We remain confident in the long-term development of the cruise industry in China with our capacity growth expected to be up over 30% in 2017. Now that’s following over 60% increase absorbed in 2016. These large year-over-year percentage increases are on a very small base; so, these growth rates are the equivalent to adding about one 4,000-berth vessel each year. As a result, China represents less than 5% of our global capacity this year and will grow to just 6% next year after the entry of Majestic Princess, the first purpose built ship for Chinese guests, and AIDAbella, the first ship in China for our AIDA brand. Of course, the capacity shift to China helps create relative scarcity in our other markets, supporting global revenue yield growth. We remain confident in the outlook for measured supply growth. In 2017, our global supply growth is just 2.7%. Within that, we are rebalancing our portfolio to optimize the current demand environment. We expect a 5% capacity reduction in Europe, stemming from a capacity reduction in the Mediterranean region, which is down over 10%. We expect a modest 5% and 3% growth in capacity in the more robust Caribbean and Alaska deployments respectively. On the margin, these deployment changes should contribute to yield next year.

During the quarter, we continued to make progress on our cross-brand efforts to leverage our scale. On the revenue side, work on our revenue yield optimizing system continues, and as previously noted, will be rolled out on 30% of our inventory across six of our brands this summer. We are on track to begin prototype testing in July. Even their early stage of implementation will foster yield uplift as we refine our modeling techniques to contribute to enhance demand forecasting. Since most of this year’s bookings will be behind us by the summer, we continue to expect a greater contribution from this effort in 2017.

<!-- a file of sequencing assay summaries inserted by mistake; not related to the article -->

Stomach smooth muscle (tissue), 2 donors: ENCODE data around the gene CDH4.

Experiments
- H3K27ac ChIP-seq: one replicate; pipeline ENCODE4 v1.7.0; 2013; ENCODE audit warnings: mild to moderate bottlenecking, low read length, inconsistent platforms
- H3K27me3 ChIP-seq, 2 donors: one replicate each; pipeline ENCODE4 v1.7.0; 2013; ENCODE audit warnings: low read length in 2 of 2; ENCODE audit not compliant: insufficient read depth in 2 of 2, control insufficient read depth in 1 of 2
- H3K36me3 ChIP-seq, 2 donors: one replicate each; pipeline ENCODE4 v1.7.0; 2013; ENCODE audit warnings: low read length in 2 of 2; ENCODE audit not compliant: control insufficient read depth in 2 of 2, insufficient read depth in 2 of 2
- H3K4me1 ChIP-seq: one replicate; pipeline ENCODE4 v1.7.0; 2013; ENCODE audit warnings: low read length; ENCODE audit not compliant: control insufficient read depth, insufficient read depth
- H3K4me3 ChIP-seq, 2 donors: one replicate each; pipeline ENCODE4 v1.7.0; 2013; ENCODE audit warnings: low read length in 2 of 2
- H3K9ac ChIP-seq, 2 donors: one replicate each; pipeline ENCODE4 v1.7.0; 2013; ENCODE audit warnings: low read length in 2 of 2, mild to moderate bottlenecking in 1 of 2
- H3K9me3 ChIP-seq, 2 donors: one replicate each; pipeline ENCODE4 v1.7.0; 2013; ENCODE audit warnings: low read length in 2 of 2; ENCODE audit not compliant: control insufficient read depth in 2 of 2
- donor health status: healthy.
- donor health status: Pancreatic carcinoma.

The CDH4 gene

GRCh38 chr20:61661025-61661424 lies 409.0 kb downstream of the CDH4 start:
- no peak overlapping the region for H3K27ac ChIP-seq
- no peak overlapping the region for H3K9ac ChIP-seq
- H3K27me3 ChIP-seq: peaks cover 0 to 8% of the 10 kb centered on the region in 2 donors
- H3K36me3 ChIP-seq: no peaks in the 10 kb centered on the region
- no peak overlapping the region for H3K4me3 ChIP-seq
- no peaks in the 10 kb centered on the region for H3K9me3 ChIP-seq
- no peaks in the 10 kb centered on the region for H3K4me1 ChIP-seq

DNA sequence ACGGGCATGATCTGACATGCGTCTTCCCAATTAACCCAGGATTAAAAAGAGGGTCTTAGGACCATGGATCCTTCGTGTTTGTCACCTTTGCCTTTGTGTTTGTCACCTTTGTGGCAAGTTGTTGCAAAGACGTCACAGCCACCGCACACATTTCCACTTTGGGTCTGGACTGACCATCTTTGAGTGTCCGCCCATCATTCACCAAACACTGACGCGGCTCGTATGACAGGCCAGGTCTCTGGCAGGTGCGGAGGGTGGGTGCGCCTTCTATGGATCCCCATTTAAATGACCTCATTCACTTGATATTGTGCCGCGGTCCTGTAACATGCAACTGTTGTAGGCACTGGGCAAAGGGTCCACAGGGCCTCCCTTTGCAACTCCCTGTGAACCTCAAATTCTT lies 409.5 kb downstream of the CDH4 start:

And on the cost side, work in our procurement area continues. We remain on track for our stated $75 million of expected cost savings in 2016. Most recently, we announced a strategic coordination of our global media planning and buying for our seven brands in North America and the UK generating a significant double-digit savings on our $100 million annual media spend.

Our record quarterly results and our strong book position are a testament to the success of our ongoing strategy to drive demand well in excess of our measured capacity growth. All things considered, bookings for our ships sailing to Europe have held up well; and bookings in the Caribbean and Alaska for the remainder of the year are very strong for our brands enabling us to raise our revenue yield expectations and affirming our conviction to deliver over 20% earnings growth this year.

We are on track for the delivery of nearly 9% return on invested capital this year, and remain well on track in accelerating progress toward the double-digit threshold, again given our ongoing efforts to create demand in excess of supply coupled with our revenue management enhancements and opportunity to further leverage our scale. Despite the geopolitical events in Europe, including the Brexit vote, we remain confident in our long-term outlook given the attractive value proposition our strong and diversified brand portfolio offers, particularly in the UK where our local brands, P&O Cruises, and Cunard sold in British pounds have an increasingly competitive advantage to land-based vacation alternatives in Europe and abroad.

Our increasingly strong cash flow enables us to accelerate distributions to our shareholders. Since resuming our stock repurchase program late last year, we are nearing completion on our second $1 billion share repurchase authorization, bringing the cumulative total of repurchases to-date to approximately $1.9 billion and 38 million shares. In addition, recently, we announced our second dividend increase inside of a year, bringing our annual dividend distribution to over $1 billion. We plan to continue to return free cash flow and more to shareholders with our strong balance sheet and leverage ratios now comfortably at the better end of our targeted range. Our sustained earnings improvement coupled with our strong balance sheet has resulted in Moody’s upgrading our credit rating from BAA1 to A3; and just yesterday, our Board of Directors authorizing our third $1 billion share repurchase program, all of which demonstrates continued confidence and realization of sustained double-digit return on invested capital which our Company is inherently capable of delivering.

And now, I’d like to turn the call over to David.

David Bernstein

Thank you, Arnold. Before I begin, please note all of my references to revenue, ticket prices, and cost metrics will be in constant currency unless otherwise stated. I’ll start today with a summary of our 2016 second quarter results; then, I’ll provide some insights on booking trends; and finish up with an update on our full year 2016 guidance.